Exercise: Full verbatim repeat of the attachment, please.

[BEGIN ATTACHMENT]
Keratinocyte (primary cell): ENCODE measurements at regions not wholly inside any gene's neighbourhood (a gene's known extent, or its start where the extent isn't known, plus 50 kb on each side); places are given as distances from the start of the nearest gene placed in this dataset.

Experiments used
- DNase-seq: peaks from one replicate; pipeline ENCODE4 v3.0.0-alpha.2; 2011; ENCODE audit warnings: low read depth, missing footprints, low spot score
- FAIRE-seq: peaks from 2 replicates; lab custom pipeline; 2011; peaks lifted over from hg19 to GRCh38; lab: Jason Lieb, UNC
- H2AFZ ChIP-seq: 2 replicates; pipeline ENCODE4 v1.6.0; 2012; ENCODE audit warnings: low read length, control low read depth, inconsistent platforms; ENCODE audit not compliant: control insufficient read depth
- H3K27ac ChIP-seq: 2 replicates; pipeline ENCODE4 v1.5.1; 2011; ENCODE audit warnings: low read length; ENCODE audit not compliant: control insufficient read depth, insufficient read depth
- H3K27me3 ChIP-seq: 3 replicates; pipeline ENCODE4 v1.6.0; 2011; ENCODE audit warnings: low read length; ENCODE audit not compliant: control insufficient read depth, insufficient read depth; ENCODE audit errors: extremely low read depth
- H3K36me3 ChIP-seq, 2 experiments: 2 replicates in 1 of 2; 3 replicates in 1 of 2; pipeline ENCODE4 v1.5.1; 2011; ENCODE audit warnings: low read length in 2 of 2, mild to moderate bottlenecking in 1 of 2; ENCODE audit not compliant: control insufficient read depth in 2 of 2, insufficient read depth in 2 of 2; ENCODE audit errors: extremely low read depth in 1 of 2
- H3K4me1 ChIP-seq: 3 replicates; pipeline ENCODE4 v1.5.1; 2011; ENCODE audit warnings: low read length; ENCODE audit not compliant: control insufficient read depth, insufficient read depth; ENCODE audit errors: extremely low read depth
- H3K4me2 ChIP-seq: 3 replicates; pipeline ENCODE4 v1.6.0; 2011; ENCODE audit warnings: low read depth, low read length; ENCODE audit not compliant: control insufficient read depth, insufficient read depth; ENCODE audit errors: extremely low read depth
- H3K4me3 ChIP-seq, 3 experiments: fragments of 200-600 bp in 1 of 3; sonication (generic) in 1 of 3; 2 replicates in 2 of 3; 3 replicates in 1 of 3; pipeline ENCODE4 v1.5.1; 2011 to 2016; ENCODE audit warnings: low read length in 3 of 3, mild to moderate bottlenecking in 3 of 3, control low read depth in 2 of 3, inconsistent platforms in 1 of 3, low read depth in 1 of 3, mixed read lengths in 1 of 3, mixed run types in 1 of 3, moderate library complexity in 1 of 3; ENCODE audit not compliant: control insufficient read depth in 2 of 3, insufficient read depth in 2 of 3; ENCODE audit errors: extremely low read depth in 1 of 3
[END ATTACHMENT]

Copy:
Keratinocyte (primary cell): ENCODE measurements at regions not wholly inside any gene's neighbourhood (a gene's known extent, or its start where the extent isn't known, plus 50 kb on each side); places are given as distances from the start of the nearest gene placed in this dataset.

Experiments used
- DNase-seq: peaks from one replicate; pipeline ENCODE4 v3.0.0-alpha.2; 2011; ENCODE audit warnings: low read depth, missing footprints, low spot score
- FAIRE-seq: peaks from 2 replicates; lab custom pipeline; 2011; peaks lifted over from hg19 to GRCh38; lab: Jason Lieb, UNC
- H2AFZ ChIP-seq: 2 replicates; pipeline ENCODE4 v1.6.0; 2012; ENCODE audit warnings: low read length, control low read depth, inconsistent platforms; ENCODE audit not compliant: control insufficient read depth
- H3K27ac ChIP-seq: 2 replicates; pipeline ENCODE4 v1.5.1; 2011; ENCODE audit warnings: low read length; ENCODE audit not compliant: control insufficient read depth, insufficient read depth
- H3K27me3 ChIP-seq: 3 replicates; pipeline ENCODE4 v1.6.0; 2011; ENCODE audit warnings: low read length; ENCODE audit not compliant: control insufficient read depth, insufficient read depth; ENCODE audit errors: extremely low read depth
- H3K36me3 ChIP-seq, 2 experiments: 2 replicates in 1 of 2; 3 replicates in 1 of 2; pipeline ENCODE4 v1.5.1; 2011; ENCODE audit warnings: low read length in 2 of 2, mild to moderate bottlenecking in 1 of 2; ENCODE audit not compliant: control insufficient read depth in 2 of 2, insufficient read depth in 2 of 2; ENCODE audit errors: extremely low read depth in 1 of 2
- H3K4me1 ChIP-seq: 3 replicates; pipeline ENCODE4 v1.5.1; 2011; ENCODE audit warnings: low read length; ENCODE audit not compliant: control insufficient read depth, insufficient read depth; ENCODE audit errors: extremely low read depth
- H3K4me2 ChIP-seq: 3 replicates; pipeline ENCODE4 v1.6.0; 2011; ENCODE audit warnings: low read depth, low read length; ENCODE audit not compliant: control insufficient read depth, insufficient read depth; ENCODE audit errors: extremely low read depth
- H3K4me3 ChIP-seq, 3 experiments: fragments of 200-600 bp in 1 of 3; sonication (generic) in 1 of 3; 2 replicates in 2 of 3; 3 replicates in 1 of 3; pipeline ENCODE4 v1.5.1; 2011 to 2016; ENCODE audit warnings: low read length in 3 of 3, mild to moderate bottlenecking in 3 of 3, control low read depth in 2 of 3, inconsistent platforms in 1 of 3, low read depth in 1 of 3, mixed read lengths in 1 of 3, mixed run types in 1 of 3, moderate library complexity in 1 of 3; ENCODE audit not compliant: control insufficient read depth in 2 of 3, insufficient read depth in 2 of 3; ENCODE audit errors: extremely low read depth in 1 of 3